Thursday

18th Apr 2019

EU and Russia launch new talks on former Soviet states

  • Barroso (r) on EU-Russia summits: 'It should not be considered as a show: It's a process' (Photo: consilium.europa.eu)

The EU and Russia have launched new talks to reassure the Kremlin that free trade pacts with former Soviet countries will not harm Russia’s economic interests.

EU officials made the announcement at a summit with Russian leader Vladimir Putin in Brussels on Tuesday (28 January).

Read and decide

Join EUobserver today

Support quality EU news

Get instant access to all articles — and 18 year's of archives. 30 days free trial.

... or join as a group

They launched the “technical-level bilateral consultations” in the context of the uprising in Ukraine, which erupted after the country abandoned an EU trade treaty following Russian threats.

EU Council chairman Herman Van Rompuy said they did not discuss Ukraine in detail because they talked about broader EU-Russia relations instead.

But a slip of the tongue indicated what he thinks about the gravity of the situation.

“We didn’t enter into details of the very recent revolutions, even evolutions, in Ukraine,” he said.

For his part, European Commission chief Jose Manuel Barroso indicated the new consultations will have a political mission despite their “technical” nature.

“We need to change the perception that one region’s gain is another region’s pain. We are against the mentality of bloc against bloc,” he said.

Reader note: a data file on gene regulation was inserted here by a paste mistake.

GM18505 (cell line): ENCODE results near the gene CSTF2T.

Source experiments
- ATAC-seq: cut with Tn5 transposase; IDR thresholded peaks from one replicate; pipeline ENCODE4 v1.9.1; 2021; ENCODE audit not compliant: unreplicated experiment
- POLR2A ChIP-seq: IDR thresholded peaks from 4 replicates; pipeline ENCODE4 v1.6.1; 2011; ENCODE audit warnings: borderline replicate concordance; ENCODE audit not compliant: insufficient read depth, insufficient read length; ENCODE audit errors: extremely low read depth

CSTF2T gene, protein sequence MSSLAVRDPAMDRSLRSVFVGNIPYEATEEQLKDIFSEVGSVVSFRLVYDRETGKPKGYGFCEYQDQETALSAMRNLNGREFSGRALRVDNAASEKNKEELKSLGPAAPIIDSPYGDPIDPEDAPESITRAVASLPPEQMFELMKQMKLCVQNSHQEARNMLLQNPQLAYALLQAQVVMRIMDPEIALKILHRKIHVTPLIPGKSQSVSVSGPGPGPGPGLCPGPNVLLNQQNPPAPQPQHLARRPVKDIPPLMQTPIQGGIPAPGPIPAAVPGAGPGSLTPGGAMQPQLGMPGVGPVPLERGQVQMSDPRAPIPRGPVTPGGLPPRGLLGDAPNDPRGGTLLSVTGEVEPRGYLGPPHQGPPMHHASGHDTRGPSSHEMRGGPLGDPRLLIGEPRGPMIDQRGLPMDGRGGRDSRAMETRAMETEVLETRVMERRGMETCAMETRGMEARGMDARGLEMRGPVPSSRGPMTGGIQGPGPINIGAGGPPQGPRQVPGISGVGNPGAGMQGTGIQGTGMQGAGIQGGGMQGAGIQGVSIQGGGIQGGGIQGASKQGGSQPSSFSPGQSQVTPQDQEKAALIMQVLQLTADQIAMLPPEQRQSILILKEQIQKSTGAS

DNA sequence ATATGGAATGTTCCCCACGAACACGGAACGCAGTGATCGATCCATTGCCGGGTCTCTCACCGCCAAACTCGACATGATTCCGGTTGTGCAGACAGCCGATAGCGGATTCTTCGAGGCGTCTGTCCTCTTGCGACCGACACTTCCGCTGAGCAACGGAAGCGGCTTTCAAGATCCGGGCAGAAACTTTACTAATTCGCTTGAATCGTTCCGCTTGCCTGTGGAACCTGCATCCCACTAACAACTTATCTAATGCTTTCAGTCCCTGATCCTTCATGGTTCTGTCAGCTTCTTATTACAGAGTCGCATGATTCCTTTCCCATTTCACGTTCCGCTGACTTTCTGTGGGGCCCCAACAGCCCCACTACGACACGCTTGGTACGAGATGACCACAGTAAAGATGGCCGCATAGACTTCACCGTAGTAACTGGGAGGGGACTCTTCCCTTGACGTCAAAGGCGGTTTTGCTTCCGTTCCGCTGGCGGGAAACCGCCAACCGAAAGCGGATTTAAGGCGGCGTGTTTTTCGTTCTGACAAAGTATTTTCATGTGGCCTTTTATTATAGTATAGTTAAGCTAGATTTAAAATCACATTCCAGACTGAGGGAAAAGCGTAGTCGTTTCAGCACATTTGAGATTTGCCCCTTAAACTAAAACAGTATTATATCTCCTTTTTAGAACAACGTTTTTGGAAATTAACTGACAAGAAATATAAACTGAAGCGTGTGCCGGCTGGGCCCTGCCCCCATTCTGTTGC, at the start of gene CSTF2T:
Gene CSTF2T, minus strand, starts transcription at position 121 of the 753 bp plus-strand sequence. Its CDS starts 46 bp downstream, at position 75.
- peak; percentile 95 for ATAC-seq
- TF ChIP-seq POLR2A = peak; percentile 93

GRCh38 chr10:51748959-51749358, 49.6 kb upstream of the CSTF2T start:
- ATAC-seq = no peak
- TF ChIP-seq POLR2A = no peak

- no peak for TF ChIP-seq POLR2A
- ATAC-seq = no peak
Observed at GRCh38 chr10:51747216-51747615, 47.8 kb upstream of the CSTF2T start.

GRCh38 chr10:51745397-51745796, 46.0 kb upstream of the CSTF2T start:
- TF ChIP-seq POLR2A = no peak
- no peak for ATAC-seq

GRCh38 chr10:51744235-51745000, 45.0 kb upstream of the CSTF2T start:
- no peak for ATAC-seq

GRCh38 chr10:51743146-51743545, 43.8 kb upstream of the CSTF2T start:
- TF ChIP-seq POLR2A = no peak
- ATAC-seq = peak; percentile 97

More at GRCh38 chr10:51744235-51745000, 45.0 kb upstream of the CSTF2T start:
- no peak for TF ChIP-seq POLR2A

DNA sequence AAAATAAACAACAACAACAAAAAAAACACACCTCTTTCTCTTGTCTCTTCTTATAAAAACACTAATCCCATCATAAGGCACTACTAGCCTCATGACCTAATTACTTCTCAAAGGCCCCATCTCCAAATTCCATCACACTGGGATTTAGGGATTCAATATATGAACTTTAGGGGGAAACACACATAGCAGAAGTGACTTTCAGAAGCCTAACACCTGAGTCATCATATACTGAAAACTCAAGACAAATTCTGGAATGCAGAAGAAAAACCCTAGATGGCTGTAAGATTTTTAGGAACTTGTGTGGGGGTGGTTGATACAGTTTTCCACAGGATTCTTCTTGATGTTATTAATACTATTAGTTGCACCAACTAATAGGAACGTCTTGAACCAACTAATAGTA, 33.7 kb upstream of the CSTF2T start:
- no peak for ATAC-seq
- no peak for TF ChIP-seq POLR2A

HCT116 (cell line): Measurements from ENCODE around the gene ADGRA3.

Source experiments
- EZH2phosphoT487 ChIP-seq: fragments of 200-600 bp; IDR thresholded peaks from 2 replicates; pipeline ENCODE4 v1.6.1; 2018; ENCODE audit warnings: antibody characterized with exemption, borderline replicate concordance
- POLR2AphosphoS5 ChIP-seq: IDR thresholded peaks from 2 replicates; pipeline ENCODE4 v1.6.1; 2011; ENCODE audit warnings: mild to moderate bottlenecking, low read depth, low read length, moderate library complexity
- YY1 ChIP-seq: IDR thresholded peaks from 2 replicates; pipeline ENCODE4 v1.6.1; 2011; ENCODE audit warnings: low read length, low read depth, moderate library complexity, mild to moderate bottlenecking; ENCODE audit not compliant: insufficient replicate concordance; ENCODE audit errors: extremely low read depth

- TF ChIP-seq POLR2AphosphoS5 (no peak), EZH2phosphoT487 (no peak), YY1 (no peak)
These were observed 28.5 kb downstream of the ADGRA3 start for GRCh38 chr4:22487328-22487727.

But Putin noted he continues to mistrust the EU initiative.

“There is a need for us to check our watches, so to speak, to bring our experts together to review existing misunderstandings,” he said.

“Our reading of the [EU-Ukraine] agreement … was that it looks like a back door to infiltrate our automotive industry,” he added, referring to treaty provisions that EU car exports to Ukraine could be re-exported to Russia tariff-free if it went ahead.

The press briefing is likely to have disappointed Ukrainian activists looking for EU support.

The new bilateral talks sound similar to a previous proposal to hold trilateral talks between the EU, Russia and Ukraine, giving Russia a role in deciding the future of its former Soviet dominions.

Neither Van Rompuy or Barroso challenged Putin when he said the EU should not interfere in Ukraine by speaking to protesters in Kiev, or when he linked activists to racism and anti-Semitism.

They also stayed silent when he made fresh, albeit veiled, threats about Ukraine’s economy.

Asked if Russia will uphold its recent deal on lower gas prices if the opposition comes to power, he said he cannot guarantee it because he agreed the terms with Ukrainian Prime Minister Mykola Azarov, who resigned on Tuesday.

He also noted that Ukraine owes him $2.7 billion in gas debts.

On the situation inside Russia, Van Rompuy said they did not discuss human rights abuses because the issue is handled by regular meetings of low-level officials.

Amid some EU leaders’ plans to boycott the opening ceremony of the Olympics in Sochi, Russia, next month, he added: “I expressed my best wishes for a successful Winter Olympics in Sochi.”

The two sides signed a joint declaration on combating terrorism.

They also voiced hope the EU and Russia could conclude a new bilateral accord, replacing the 1990s treaty which currently governs relations, by June.

Barroso admitted that Tuesday's talks did not amount to much.

Noting that the EU and Russia have not even agreed how to handle fees for European airlines flying over Siberia to Asia since the problem arose in 2004, he said: “It’s not spectacular. I’m sorry.”

But he defended the practice of holding twice-yearly meetings: “This should not be considered as a show. It’s a process where two mature partners discuss issues on which they are close, and on which they are not so close.”